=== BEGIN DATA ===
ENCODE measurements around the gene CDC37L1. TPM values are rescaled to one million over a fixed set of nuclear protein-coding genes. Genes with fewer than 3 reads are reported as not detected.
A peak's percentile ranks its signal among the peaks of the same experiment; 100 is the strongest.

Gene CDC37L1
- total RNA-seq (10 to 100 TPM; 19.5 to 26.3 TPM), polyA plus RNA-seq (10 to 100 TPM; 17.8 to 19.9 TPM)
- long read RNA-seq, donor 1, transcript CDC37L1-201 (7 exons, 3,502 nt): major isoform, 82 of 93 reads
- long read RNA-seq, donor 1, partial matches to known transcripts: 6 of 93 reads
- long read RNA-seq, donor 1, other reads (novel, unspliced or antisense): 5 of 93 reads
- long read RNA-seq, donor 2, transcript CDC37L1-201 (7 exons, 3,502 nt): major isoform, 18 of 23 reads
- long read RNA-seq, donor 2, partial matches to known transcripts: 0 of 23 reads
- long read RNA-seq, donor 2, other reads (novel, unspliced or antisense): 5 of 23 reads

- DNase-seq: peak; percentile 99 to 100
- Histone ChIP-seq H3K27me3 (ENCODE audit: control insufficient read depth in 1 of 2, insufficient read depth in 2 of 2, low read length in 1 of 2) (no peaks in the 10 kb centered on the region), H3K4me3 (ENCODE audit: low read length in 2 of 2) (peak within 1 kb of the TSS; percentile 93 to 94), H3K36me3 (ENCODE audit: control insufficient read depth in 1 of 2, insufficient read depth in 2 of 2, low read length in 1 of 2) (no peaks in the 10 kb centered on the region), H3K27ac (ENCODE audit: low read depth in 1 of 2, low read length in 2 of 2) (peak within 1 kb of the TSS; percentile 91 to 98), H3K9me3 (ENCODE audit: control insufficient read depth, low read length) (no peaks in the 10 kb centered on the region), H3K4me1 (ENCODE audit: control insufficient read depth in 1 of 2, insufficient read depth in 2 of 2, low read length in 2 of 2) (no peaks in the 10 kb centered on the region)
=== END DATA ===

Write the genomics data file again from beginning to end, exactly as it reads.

ENCODE measurements around the gene CDC37L1. TPM values are rescaled to one million over a fixed set of nuclear protein-coding genes. Genes with fewer than 3 reads are reported as not detected.
A peak's percentile ranks its signal among the peaks of the same experiment; 100 is the strongest.

Gene CDC37L1
- total RNA-seq (10 to 100 TPM; 19.5 to 26.3 TPM), polyA plus RNA-seq (10 to 100 TPM; 17.8 to 19.9 TPM)
- long read RNA-seq, donor 1, transcript CDC37L1-201 (7 exons, 3,502 nt): major isoform, 82 of 93 reads
- long read RNA-seq, donor 1, partial matches to known transcripts: 6 of 93 reads
- long read RNA-seq, donor 1, other reads (novel, unspliced or antisense): 5 of 93 reads
- long read RNA-seq, donor 2, transcript CDC37L1-201 (7 exons, 3,502 nt): major isoform, 18 of 23 reads
- long read RNA-seq, donor 2, partial matches to known transcripts: 0 of 23 reads
- long read RNA-seq, donor 2, other reads (novel, unspliced or antisense): 5 of 23 reads

- DNase-seq: peak; percentile 99 to 100
- Histone ChIP-seq H3K27me3 (ENCODE audit: control insufficient read depth in 1 of 2, insufficient read depth in 2 of 2, low read length in 1 of 2) (no peaks in the 10 kb centered on the region), H3K4me3 (ENCODE audit: low read length in 2 of 2) (peak within 1 kb of the TSS; percentile 93 to 94), H3K36me3 (ENCODE audit: control insufficient read depth in 1 of 2, insufficient read depth in 2 of 2, low read length in 1 of 2) (no peaks in the 10 kb centered on the region), H3K27ac (ENCODE audit: low read depth in 1 of 2, low read length in 2 of 2) (peak within 1 kb of the TSS; percentile 91 to 98), H3K9me3 (ENCODE audit: control insufficient read depth, low read length) (no peaks in the 10 kb centered on the region), H3K4me1 (ENCODE audit: control insufficient read depth in 1 of 2, insufficient read depth in 2 of 2, low read length in 2 of 2) (no peaks in the 10 kb centered on the region)